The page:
There is, there can be, no private salvation, no salvation which does not involve us with one another… God’s saving revelation does not come to us straight down from above- through the skylight, as we might say. In order to receive God’s saving revelation we have to open the door to the neighbor whom he sends…

In other words, if I want to open my life to experience God, I’ve got to open my door to the family of God.

I Believe in the Church

The “Uncle Randy solution” can feel alluring…

But: I need the voices of other actual people to announce to me the Jesus-story of God’s deliverance.

It takes another flesh-and-blood person to splash the baptismal water into my life, and those of my children; to promise us, “For you, Jesus Christ came into the world; for you he lived, for you he died, and for you he conquered death…” To pronounce that all of us marked by the waters of baptism are claimed by God’s promise and made his own.

I need the presence of another embodied soul to consecrate bread and wine, and offer it to me for me to partake of the holy mysteries of Christ’s body and blood at the Table.

And it takes other honest-to-goodness people to do all the rest of what makes up life in company with God’s family, too: assuring me of grace when I’m sure I’ve screwed up one too many times. Offering me wisdom when I’m in danger of doing something foolish. Showing up with wine or whiskey or a casserole on the best days, when there’s something to celebrate. And on the worst days, when there’s a tragedy to mourn. Disagreeing with me sharply, and then sitting down at table together. Helping me to notice my blind spots and question my assumptions. And all the innumerable other ways I need God’s people to help me learn the ropes of life with the Trinity.

There’s no app for that stuff.

That’s why, despite it all, I’ll happily stand to my feet this Sunday, with God’s people spanning the globe, even with all our hypocrisy, compromise, and disloyalty, clear my throat, and declare: “I believe in the Church.”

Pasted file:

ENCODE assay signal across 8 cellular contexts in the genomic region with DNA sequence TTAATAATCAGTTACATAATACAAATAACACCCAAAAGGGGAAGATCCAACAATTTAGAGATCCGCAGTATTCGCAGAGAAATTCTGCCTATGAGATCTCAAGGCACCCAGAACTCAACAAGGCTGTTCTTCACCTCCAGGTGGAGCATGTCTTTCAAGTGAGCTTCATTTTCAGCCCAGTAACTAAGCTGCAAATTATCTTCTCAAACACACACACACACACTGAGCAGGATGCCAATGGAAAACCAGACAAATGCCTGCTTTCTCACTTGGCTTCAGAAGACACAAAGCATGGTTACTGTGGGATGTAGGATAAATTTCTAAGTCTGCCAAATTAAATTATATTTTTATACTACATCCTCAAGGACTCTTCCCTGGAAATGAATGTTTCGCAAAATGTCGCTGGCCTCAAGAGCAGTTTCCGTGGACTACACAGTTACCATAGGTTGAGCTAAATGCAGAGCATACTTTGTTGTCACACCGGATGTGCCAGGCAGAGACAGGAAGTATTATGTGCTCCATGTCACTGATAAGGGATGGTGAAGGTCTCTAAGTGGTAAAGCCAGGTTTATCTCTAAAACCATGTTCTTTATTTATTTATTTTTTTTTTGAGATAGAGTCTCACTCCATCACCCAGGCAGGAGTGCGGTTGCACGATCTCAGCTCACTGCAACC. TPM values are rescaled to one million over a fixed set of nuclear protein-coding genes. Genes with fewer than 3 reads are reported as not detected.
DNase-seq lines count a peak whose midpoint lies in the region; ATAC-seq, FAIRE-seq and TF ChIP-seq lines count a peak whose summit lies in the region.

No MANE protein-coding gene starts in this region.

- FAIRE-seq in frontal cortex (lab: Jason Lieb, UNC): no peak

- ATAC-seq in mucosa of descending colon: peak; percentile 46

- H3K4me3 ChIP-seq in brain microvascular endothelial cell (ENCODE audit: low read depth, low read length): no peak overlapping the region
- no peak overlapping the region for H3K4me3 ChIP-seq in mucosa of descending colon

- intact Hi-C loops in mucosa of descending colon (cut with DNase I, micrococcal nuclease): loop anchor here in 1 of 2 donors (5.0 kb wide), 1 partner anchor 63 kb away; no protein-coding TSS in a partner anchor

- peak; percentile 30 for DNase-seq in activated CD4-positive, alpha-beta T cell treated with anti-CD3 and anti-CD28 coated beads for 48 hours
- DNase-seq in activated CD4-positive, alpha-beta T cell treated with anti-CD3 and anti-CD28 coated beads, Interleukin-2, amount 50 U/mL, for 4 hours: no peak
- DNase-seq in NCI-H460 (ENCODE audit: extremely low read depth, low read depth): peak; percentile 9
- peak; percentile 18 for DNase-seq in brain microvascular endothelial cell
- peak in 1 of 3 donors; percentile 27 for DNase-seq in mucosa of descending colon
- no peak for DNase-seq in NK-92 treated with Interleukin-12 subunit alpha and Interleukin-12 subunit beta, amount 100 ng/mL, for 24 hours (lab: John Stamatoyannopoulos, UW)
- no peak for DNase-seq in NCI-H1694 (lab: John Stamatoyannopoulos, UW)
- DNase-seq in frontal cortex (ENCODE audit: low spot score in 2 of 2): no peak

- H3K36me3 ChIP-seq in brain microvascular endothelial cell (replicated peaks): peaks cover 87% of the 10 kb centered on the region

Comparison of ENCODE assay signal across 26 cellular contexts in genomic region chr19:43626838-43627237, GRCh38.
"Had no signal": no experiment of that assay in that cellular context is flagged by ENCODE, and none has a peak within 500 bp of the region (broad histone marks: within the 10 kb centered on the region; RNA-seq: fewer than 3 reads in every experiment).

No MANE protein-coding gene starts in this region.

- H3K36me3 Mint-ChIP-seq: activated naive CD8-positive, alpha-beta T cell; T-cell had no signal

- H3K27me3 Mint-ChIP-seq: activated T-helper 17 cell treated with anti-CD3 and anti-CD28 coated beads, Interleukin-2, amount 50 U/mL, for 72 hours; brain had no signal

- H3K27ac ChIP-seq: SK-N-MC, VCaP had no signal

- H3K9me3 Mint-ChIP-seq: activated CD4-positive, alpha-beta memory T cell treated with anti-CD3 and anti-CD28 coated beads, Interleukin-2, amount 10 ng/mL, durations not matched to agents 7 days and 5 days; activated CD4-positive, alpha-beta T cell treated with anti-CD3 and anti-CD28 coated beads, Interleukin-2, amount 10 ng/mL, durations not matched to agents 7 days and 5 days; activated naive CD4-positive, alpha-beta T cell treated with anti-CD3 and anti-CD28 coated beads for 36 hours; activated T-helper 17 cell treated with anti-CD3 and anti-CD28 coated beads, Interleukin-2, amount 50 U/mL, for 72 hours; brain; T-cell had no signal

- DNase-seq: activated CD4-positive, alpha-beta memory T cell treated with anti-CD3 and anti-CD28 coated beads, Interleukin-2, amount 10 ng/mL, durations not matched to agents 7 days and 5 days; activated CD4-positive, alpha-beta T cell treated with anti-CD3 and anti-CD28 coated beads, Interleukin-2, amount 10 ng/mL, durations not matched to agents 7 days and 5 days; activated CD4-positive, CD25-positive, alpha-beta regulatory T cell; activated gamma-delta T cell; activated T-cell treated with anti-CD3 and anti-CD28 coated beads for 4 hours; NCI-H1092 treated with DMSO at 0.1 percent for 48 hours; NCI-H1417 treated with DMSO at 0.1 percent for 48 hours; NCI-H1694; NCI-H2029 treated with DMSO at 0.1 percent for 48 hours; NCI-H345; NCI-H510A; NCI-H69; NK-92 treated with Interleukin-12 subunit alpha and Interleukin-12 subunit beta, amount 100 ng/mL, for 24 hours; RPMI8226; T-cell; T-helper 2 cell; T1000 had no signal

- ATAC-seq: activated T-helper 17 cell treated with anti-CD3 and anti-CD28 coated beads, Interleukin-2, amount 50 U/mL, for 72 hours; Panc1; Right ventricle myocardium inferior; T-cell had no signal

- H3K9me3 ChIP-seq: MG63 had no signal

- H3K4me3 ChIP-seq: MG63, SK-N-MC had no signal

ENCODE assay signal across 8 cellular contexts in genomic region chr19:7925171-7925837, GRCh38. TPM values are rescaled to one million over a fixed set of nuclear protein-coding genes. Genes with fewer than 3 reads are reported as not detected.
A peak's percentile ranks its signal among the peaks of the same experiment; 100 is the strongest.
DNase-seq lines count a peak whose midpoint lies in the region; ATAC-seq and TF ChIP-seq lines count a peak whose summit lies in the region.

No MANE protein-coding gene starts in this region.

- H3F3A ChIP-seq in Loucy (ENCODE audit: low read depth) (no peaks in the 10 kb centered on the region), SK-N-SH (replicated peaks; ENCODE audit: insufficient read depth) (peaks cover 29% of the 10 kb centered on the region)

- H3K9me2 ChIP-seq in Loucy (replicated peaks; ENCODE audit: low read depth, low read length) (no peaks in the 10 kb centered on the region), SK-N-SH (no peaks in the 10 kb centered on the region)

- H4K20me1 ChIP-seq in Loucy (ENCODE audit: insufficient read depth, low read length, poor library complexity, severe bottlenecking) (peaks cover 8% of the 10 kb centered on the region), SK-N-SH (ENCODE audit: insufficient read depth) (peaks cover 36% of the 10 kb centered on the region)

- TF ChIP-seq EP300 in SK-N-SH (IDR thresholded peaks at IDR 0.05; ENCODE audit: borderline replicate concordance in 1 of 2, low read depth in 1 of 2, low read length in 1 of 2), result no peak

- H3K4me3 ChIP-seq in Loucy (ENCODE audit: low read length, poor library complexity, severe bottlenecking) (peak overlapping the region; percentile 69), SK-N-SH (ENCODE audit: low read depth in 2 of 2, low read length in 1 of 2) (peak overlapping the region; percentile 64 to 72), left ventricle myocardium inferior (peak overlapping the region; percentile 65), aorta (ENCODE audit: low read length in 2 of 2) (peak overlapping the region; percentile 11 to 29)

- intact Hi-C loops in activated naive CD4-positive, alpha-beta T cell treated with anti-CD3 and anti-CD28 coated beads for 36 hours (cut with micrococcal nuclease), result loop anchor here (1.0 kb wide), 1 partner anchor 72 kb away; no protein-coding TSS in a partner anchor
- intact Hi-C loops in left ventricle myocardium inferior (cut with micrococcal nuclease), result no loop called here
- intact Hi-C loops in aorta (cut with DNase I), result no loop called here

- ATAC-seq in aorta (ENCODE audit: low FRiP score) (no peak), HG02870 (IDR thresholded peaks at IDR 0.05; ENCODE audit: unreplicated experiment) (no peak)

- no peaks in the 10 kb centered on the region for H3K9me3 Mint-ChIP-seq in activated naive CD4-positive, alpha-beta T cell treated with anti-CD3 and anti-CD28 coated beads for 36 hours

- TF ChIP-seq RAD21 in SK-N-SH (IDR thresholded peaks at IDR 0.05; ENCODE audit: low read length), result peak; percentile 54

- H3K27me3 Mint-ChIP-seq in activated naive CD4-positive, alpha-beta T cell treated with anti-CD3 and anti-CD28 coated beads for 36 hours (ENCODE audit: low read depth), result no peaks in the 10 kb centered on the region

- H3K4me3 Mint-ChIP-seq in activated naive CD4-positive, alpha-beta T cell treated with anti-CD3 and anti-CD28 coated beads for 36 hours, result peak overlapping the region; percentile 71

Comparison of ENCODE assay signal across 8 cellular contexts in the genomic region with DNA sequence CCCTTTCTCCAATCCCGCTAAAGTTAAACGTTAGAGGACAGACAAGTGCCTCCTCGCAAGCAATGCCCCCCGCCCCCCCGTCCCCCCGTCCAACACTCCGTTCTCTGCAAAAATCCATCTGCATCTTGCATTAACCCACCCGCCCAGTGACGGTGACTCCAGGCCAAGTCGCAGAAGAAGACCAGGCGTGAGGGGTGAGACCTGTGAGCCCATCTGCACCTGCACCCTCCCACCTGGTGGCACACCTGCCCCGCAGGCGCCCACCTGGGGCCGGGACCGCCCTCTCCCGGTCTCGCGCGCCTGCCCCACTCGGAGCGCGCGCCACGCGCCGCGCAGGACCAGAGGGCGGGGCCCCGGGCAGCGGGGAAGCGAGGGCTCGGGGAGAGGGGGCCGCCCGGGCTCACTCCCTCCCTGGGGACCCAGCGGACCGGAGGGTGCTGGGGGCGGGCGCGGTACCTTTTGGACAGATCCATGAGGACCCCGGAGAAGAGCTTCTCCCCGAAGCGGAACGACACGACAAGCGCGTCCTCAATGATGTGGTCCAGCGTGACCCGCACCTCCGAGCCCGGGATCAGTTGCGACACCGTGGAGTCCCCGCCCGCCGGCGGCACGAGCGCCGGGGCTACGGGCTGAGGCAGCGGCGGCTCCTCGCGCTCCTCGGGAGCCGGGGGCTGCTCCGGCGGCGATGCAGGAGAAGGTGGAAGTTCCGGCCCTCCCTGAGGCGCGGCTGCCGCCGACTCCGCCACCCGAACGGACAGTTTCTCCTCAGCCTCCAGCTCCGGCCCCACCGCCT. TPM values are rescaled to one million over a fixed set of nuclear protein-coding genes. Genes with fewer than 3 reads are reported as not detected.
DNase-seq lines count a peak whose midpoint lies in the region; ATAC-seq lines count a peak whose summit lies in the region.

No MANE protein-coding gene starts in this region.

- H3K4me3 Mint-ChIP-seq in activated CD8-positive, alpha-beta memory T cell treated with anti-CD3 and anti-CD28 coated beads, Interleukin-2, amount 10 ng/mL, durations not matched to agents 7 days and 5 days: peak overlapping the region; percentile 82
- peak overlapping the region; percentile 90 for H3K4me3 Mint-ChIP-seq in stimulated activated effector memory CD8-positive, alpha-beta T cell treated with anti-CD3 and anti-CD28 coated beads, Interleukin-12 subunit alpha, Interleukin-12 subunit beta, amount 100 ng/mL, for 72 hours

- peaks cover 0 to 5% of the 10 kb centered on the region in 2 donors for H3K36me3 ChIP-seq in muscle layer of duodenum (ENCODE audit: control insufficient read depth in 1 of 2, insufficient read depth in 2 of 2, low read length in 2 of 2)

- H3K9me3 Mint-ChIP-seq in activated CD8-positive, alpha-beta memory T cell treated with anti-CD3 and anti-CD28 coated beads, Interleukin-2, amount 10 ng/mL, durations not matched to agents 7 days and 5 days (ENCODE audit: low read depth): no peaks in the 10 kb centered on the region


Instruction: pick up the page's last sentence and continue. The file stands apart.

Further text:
Jared Ayers

Jared Ayers serves as the senior pastor of First Presbyterian Church in North Palm Beach, Florida. Prior to this, he founded and served as the senior pastor of Liberti Church in Philadelphia, Pennsylvania. He is a graduate of Western Theological Seminary & the Newbigin House of Studies. Jared and his wife Monica have been married for 16 years, and have been graced with two sons and a daughter.


  • RZ says:

    Many profound snippets here, Jared. I am especially fixated on one. If anyone earned the right to author and edit his own book it was Jesus. It is a beautiful word picture that God is so deeply relational that God’s story had to be told by us. God self- restrains so we can grow
    closer. If God is so committed to interconnectedness, who are we to assume that we creatures are not?

  • Thank you for this writing. It makes me wonder how many times I’ve used the scissor instead of the glue. Thank you for this Lenten gift.

  • Mary Kok says:

    I’ve been thinking all morning about Micah 6:8, and how to have it continuously in front of me prevents me from “cutting out” other people or groups. If I apply it to most encounters, I think as a church person, people will be drawn to the church rather than feel alienated from it.

  • June says:

    Learning the ropes of life within the Trinity. What a sweet fellowship to consider as we plod along together. Thank you for all of this.

  • Steven Tryon says:

    HC Q&A 54 has long been a favorite and a consolation.

    Q. What do you believe
    concerning “the holy catholic church”?

    A. I believe that the Son of God
    through his Spirit and Word,
    out of the entire human race,
    from the beginning of the world to its end,
    gathers, protects, and preserves for himself
    a community chosen for eternal life
    and united in true faith.

    And of this community I am and always will be
    a living member.

  • Lynn Japinga says:

    I facilitated a classis clergy retreat earlier this week and the best part was the connections that people made. Someone noted that it would be hard to view other clergy as adversaries in classis meetings, now that they had shared their stories and gotten to know each other a bit more deeply.